There has been a lot of discussion in recent years about truth in memoir. And we all know the story of James Frey, who became the poster child of what not to do when writing memoir. It’s never acceptable to fabricate events or exaggerate something beyond what we remember or know to be true in order to make something more dramatic or interesting. On the other hand, a child’s memories of an event may naturally be exaggerated, compressed (where several events are remembered as one), or in other ways untrue to the facts. In this case, the memories themselves are true. When a writer puts those memories to the page, she acknowledges the fact that she is writing from the child’s viewpoint. Her memories of events are part of her personal story, as much as the events themselves.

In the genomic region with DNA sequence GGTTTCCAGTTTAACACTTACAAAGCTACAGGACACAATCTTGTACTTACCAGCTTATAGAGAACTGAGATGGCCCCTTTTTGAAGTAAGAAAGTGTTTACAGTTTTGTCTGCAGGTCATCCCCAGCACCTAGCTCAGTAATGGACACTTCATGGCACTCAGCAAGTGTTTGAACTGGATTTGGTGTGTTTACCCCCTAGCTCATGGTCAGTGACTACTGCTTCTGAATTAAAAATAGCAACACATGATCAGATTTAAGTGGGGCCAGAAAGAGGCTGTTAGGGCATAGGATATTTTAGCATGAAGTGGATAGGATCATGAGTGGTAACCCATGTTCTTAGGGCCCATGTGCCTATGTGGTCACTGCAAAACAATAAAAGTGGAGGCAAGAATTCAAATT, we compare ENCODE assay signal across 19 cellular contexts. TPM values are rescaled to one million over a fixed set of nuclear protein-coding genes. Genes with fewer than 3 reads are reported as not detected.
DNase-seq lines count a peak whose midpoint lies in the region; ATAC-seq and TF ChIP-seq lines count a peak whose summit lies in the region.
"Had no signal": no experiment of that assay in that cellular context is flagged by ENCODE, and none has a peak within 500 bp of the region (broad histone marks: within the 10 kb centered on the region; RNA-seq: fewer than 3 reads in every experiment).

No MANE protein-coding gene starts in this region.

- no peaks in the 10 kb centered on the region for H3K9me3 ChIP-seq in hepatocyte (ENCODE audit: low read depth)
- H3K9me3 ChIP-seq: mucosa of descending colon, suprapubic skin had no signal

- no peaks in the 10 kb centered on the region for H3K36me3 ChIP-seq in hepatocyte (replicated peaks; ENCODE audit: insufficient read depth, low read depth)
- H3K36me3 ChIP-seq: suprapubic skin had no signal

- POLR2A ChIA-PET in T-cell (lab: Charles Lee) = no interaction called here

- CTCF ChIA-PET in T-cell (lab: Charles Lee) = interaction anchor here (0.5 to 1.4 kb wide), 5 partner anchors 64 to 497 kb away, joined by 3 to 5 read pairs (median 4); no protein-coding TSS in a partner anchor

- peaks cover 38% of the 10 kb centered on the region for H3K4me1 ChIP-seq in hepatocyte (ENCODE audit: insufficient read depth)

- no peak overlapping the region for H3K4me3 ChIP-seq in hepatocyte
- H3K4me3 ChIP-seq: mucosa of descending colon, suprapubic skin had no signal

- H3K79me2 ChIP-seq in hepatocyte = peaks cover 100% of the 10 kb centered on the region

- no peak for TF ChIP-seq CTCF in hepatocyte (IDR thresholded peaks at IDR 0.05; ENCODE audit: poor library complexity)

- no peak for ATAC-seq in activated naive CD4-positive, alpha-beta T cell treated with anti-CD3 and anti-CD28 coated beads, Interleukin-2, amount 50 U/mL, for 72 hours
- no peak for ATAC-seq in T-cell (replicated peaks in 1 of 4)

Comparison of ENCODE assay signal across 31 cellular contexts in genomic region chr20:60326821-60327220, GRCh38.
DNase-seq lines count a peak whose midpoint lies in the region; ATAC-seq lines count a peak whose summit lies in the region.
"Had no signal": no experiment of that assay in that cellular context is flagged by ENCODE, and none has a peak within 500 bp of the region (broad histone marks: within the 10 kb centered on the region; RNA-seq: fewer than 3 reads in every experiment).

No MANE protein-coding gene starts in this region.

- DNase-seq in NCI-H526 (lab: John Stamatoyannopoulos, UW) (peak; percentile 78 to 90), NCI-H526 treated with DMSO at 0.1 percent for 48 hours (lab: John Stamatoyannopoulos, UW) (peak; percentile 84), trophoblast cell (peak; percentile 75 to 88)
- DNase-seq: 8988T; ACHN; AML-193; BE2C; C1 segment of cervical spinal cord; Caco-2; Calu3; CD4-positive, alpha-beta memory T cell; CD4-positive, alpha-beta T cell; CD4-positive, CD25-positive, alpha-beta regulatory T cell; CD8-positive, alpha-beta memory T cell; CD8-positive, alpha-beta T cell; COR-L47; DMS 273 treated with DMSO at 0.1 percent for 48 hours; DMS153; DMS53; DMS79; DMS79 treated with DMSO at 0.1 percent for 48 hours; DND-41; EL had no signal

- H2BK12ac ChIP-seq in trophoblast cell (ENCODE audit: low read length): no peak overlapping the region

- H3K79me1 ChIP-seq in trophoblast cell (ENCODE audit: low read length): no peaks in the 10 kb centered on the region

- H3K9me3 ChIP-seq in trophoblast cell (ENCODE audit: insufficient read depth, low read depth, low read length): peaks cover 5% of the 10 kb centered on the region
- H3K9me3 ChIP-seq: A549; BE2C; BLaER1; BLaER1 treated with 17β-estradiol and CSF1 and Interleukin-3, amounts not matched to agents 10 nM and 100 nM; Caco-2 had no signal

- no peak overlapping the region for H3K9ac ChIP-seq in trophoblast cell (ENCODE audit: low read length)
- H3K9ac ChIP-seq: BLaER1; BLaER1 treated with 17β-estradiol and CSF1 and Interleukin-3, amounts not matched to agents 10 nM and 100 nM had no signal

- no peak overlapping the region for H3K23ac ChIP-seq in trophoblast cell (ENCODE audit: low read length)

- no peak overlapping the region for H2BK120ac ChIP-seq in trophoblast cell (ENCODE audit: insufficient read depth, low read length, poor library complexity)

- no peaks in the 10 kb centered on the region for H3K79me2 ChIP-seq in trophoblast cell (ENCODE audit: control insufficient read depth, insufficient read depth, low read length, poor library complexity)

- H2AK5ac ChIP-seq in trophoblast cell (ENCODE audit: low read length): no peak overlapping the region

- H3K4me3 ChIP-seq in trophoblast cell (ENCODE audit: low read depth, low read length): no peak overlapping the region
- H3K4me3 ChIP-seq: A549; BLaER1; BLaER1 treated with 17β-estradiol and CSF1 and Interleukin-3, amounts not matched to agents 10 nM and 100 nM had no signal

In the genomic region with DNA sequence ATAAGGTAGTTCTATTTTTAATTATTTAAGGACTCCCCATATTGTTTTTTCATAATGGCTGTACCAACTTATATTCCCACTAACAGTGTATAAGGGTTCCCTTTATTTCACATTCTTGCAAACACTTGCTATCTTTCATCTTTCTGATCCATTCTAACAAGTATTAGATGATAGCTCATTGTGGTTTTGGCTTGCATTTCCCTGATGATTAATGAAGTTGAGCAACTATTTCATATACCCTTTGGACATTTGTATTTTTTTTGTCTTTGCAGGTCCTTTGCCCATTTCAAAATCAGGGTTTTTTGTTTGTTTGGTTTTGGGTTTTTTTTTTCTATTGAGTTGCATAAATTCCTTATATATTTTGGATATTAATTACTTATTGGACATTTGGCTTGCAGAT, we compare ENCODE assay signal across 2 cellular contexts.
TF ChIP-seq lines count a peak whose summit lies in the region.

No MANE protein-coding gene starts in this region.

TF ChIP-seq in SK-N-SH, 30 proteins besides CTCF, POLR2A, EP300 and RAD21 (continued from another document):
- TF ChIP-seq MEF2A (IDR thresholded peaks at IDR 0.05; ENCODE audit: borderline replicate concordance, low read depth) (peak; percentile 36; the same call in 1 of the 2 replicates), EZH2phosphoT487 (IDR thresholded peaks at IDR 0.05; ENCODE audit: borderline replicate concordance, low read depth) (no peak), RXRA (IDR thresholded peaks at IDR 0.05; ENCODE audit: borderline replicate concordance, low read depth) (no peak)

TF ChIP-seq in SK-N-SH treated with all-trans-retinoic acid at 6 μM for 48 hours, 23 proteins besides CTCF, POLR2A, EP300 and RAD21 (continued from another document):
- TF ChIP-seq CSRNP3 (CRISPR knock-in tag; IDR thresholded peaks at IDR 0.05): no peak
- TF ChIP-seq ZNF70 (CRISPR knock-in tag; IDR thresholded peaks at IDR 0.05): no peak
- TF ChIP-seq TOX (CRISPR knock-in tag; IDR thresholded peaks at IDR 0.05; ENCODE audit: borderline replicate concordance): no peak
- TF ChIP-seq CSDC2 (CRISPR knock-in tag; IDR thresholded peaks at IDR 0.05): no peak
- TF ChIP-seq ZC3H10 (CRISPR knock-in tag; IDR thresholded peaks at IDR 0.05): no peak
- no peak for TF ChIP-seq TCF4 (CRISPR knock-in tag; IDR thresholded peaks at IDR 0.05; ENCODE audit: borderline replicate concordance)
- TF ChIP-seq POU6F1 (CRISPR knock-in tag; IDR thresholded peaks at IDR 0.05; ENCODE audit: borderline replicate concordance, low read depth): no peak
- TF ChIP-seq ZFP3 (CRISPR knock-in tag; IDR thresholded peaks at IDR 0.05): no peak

Journaling/Writing/Discussion Prompts

  • What, for you, is the essence of “memoir”?
  • Where is your personal line between “the truth” and “the facts”?
  • What kinds of research can you perform to assist with writing your memories?
  • If you find out that a memory is inaccurate, how might you still write about that memory as true?

Photo Credit: ZedZap. via Compfight cc
Reprinted by permission from Amber Starfire

The Grip of the Gripe: Shutting the Duck Up

I’m not a griper, at least not an out-loud griper. My griping is done in the privacy of my own little head–it’s all internal chatter. I get hooked into playing a Spiral Mind Game that keeps me in a swirling ain’t-it-awful loop. By the end of the day, it has successfully sucked the life out of me.